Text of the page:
Most of all, enjoy it. I'm jealous.
    If I had been present at the creation, I would have given some useful hints for the better arrangement of the Universe.
    Alfonso the Wise, 1221-1284

  3. #3
    mooseontheloose's Avatar
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    Thanks John.

    Luckily, many characters are shared between Japan and China, and although I have less than a six-year-old's grasp of them, I do know the basics like bathroom, woman, man, draft beer, etc... ;-) Pronunciation, of course, is an entirely different matter, but I think I should be okay for the most part.

    I definitely want to take the train where I can, and hopefully get some pics both on and off them as well. I really want to slow things down as much as possible while on this trip (temple stays, home stays, cooking classes, longer hikes, etc) which I think will allow better photo opportunities as a result. I guess a bigger issue too will be which kit to bring -- I currently bring 3-4 cameras per trip now (which includes a Holga), but the bags are getting heavy (and not practical for daily use).

    Luckily (or not) I'll be travelling by myself so it's easy for me to get up as early as I want, or stay as late as I want. I just don't want to get so caught up in seeing the sites that I fail to see things photographically, which is what has happened before (I think I'm getting better at that though).
    Rachelle

    My favorite thing is to go where I've never been. D. Arbus

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    Seoul is a great street-photography and urban-landscape city; it sprawls all over an extremely heterogeneous setting, providing a lot of visual variety, and the people are very friendly and approachable in my experience. The older residential neighbourhoods (e.g., around Namsan Mountain) are quite striking, in particular---in the spring this is also a visually appealing area because there's a lot of greenspace around the old city walls on the southern flank of the mountain. For bar-crawling and college-age nightlife crowds, spend some time in the Sinch'on area.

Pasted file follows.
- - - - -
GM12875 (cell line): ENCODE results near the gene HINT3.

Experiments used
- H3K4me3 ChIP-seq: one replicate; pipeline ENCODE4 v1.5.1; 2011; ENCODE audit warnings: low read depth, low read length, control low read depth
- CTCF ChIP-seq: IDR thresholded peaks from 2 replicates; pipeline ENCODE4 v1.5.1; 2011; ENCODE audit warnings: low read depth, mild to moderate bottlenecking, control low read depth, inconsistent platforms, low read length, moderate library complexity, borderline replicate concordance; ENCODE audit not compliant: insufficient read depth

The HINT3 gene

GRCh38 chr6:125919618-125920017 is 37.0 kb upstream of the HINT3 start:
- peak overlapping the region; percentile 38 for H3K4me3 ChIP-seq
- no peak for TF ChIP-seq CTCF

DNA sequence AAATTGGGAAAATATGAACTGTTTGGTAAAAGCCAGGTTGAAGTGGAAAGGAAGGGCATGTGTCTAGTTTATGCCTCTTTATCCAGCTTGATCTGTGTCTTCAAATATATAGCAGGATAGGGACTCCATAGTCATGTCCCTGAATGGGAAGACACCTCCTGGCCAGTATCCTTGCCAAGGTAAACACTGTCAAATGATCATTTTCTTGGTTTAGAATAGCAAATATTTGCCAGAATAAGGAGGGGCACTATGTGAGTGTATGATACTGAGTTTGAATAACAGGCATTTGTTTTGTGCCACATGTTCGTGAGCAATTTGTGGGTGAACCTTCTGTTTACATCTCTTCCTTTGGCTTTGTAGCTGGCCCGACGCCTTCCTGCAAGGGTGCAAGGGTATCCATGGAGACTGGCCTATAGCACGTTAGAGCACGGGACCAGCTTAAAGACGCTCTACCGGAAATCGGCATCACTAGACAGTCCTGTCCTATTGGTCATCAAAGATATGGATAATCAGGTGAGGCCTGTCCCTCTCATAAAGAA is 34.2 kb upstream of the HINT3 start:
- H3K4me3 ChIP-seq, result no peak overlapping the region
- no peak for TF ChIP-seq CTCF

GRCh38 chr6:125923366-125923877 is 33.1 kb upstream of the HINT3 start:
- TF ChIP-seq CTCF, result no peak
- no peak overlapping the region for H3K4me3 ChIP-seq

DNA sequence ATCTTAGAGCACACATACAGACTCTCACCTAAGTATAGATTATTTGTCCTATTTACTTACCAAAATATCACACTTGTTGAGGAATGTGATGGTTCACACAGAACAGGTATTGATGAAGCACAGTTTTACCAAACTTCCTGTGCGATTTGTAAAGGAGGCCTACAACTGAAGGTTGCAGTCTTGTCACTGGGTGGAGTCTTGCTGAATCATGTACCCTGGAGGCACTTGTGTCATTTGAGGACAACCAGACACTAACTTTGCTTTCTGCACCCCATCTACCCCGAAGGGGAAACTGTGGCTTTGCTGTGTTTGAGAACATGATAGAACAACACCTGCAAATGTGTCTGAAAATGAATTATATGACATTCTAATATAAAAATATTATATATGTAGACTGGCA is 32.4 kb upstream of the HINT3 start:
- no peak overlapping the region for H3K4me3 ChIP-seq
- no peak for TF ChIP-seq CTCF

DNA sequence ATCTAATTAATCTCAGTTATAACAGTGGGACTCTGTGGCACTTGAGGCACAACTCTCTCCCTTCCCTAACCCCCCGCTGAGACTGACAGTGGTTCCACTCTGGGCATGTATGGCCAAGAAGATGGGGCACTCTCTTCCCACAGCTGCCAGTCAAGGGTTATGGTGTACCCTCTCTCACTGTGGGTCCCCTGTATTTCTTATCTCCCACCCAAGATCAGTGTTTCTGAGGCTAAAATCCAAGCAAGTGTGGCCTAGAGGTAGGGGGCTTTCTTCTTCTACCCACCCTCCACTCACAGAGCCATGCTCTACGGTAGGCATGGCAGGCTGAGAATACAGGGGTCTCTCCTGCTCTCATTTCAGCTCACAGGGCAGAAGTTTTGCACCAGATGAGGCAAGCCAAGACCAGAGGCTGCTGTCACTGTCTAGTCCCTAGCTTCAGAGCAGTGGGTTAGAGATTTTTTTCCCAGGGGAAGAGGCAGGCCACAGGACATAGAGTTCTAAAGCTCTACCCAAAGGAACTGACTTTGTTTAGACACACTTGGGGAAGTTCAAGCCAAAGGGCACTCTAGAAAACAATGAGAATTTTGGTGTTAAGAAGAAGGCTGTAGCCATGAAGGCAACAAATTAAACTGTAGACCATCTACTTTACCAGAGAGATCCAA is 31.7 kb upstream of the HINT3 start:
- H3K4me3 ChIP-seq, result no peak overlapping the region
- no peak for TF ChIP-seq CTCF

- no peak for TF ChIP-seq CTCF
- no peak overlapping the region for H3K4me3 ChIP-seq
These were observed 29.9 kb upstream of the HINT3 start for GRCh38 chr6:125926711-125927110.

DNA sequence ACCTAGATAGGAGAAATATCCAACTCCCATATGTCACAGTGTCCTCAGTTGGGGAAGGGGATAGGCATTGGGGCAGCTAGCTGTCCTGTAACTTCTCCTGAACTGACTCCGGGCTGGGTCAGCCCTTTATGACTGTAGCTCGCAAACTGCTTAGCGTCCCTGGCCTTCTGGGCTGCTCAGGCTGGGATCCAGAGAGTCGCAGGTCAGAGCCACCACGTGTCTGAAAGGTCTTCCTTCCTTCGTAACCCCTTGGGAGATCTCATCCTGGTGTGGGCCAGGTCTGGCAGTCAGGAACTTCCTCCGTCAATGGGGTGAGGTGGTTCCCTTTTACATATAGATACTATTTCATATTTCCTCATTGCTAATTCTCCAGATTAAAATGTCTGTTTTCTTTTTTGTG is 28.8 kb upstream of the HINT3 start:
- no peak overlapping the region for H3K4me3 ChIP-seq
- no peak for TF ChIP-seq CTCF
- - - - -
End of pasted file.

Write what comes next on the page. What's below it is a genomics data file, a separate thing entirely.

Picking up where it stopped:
The only part of rural Korea I've seen is Jeju Island, which is quite lovely but difficult to fit into an itinerary conveniently. I'm awfully jealous of your opportunity to explore the rest of the peninsula.

    As to China, I've spent a fair amount of time in Beijing over the last six or seven years, and it never seems to look like the same city twice---even people who grew up there say they go back and are immediately lost since everything changes so fast. In general I've found it not to be an especially walkable city, and the most interesting parts are actually the famous tourist attractions. The older picturesque neighbourhoods are a rarity now; a lot of them were obliterated in the run-up to the Olympics. If you do find someplace that isn't completely redeveloped, get up early and walk around to watch the neighbourhood wake up.